Profiles: Norm AbramComments (0)
This article is from Issue 77 of Woodcraft Magazine.
Be patient, work safely, and enjoy the journey.
I’m not often in the right place at the right time. But I got lucky in 1988. I was looking for work, and Norm Abram was planning the first season of The New Yankee Workshop with producer Russell Morash. They needed help producing a book to accompany the TV show. I worked with Norm as coauthor and photographer, while my wife Barbara did all the graphic design and layout. None of us had any idea how successful the show would become. Recently, Norm and I had a chance to talk about the show and his journey from building contractor to TV personality to woodworking superstar. Here are some highlights from our conversation.—Tim Snyder
WC: You started your career as a building contractor. Did
you ever imagine you’d make the change from carpenter to TV personality to master
NA: I could never have imagined how things turned out. I
learned carpentry from my father, and my major goal was to build a successful
contracting business. If Russ Morash (the producer of This Old House) hadn’t hired me to build a garage with an attached
workshop, I wouldn’t have had the start at This Old House that led to The
New Yankee Workshop.
WC: Is building furniture more difficult than building or remodeling houses?
NA: House construction was more complex when I
started out because the most accomplished builders were true master carpenters.
They had working knowledge of masonry, framing, finish carpentry, roofing, flooring,
and other aspects of construction. Building today is much more specialized;
you’ve got subcontractors who handle these different jobs. Because I came up
through the master carpentry tradition, I learned to appreciate the value of
careful planning, doing things in the right order, and building a project in
your head before you lifted a hammer. These skills served me well when I turned
to woodworking. Construction and remodeling can be challenging because of
unpredictable factors like the weather. But I think making furniture is more
demanding because precision is so critical from start to finish.
WC: Do you have a favorite project, from all those episodes of The New Yankee Workshop?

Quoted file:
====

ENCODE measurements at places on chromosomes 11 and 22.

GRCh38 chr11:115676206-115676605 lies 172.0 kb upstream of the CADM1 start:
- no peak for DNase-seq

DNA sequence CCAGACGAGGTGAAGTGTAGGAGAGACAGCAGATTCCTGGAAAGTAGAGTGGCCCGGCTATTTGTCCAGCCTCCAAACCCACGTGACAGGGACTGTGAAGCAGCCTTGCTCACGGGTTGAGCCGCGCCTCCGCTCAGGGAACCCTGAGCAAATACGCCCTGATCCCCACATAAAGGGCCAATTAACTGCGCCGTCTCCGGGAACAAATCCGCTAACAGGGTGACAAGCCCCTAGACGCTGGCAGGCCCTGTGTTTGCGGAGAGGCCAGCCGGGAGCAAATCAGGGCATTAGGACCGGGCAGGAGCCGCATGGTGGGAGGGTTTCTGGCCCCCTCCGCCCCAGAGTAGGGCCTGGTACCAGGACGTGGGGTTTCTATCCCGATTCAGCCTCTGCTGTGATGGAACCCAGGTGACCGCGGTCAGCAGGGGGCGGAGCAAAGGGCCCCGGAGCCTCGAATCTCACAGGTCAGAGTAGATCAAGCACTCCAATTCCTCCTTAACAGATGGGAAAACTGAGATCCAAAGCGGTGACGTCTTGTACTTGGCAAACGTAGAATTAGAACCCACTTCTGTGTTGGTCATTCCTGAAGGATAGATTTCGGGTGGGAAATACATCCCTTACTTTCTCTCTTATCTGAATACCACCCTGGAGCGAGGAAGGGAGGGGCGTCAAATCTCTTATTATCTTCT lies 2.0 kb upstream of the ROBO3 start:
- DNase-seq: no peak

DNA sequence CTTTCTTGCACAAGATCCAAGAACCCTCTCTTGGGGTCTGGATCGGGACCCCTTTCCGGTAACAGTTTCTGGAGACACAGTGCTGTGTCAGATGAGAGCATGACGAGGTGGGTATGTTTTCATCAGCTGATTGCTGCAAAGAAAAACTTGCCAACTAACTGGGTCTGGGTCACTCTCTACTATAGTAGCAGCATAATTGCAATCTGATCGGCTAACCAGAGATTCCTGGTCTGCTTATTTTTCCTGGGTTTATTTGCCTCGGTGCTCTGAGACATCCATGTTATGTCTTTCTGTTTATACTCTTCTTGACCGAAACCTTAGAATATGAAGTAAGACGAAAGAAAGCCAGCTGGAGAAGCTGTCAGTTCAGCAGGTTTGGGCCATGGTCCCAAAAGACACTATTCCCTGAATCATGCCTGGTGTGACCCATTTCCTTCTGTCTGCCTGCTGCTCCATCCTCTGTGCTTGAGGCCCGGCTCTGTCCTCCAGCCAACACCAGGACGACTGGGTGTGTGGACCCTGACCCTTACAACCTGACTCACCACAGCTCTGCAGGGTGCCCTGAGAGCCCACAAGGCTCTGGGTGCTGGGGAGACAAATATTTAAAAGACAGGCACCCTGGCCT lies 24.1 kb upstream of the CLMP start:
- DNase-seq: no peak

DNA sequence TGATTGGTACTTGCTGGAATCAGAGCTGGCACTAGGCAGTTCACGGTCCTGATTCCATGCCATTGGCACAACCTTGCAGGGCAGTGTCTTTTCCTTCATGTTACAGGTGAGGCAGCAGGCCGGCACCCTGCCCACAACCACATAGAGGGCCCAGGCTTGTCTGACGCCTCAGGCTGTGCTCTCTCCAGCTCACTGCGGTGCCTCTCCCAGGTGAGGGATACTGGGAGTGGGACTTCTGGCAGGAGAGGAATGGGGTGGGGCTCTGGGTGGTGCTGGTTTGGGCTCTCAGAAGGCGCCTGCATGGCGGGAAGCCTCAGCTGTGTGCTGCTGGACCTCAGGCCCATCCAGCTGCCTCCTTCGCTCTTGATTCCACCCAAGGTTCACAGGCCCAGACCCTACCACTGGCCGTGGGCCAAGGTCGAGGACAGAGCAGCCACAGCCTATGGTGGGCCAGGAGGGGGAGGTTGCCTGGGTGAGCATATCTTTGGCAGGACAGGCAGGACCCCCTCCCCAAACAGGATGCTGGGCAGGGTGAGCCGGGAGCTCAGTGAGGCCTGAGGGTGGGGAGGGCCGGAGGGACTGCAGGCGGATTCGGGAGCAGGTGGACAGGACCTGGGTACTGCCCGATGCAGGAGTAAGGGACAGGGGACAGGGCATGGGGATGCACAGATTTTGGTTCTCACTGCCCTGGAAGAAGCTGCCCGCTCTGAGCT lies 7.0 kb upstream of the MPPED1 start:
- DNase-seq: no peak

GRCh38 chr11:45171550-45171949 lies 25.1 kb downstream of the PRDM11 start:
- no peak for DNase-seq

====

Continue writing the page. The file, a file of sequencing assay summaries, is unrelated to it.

NA: I’ve got several favorites. The tiger maple highboy
stands out because it was definitely the most difficult piece I made. Using a
museum-quality antique as a model certainly put me under pressure, but I
enjoyed the challenge as well as the end result. The mesquite bookcase (at
right) and Adirondack chair are also among my favorite projects.
WC: Have you seen woodworking change since The New Yankee Workshop began nearly 30 years ago?
NA: I sure have. Adhesives have improved, enabling me to use fast-setting glues that save time. I like the increased emphasis on safety in different areas—flesh sensing saws, quieter motors, better dust collection. CNC technology is becoming more affordable, providing woodworkers with design, and fabrication options they didn’t have before. But I also like the fact that hand tools haven’t lost their importance in the workshop. It’s great that high-quality hand tools are still being made. I’ve always enjoyed using reclaimed lumber, and it’s good to see this trend gaining popularity. Old wood isn’t good just because it’s being saved from the landfill; it often has a patina you can’t find in new lumber.
WC: What advice would you give someone interested in becoming a woodworker today?
NA: Apart from being safe, I think the most important thing
is to be patient. Enjoy the learning process and build your skills one
technique at a time. Despite the impressive array of power tools available
today, it’s still important to master basic hand tool techniques, so take the
time to feel comfortable using chisels, planes, and hand saws. It’s also smart
to take advantage of the good instruction you can find in magazines and books,
at a Woodcraft store or a woodworking school. There’s plenty of advice online,
too—but you’ll have to separate the good from the bad. Finally, get together
with fellow woodworkers to share ideas, and to keep learning that there’s
always another way to do something.
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